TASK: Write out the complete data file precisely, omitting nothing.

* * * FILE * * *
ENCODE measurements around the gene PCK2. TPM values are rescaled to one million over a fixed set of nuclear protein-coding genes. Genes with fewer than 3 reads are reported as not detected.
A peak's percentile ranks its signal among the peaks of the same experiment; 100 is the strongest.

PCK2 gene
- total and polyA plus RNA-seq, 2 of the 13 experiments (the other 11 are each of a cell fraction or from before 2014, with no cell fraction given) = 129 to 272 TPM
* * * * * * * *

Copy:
ENCODE measurements around the gene PCK2. TPM values are rescaled to one million over a fixed set of nuclear protein-coding genes. Genes with fewer than 3 reads are reported as not detected.
A peak's percentile ranks its signal among the peaks of the same experiment; 100 is the strongest.

PCK2 gene
- total and polyA plus RNA-seq, 2 of the 13 experiments (the other 11 are each of a cell fraction or from before 2014, with no cell fraction given) = 129 to 272 TPM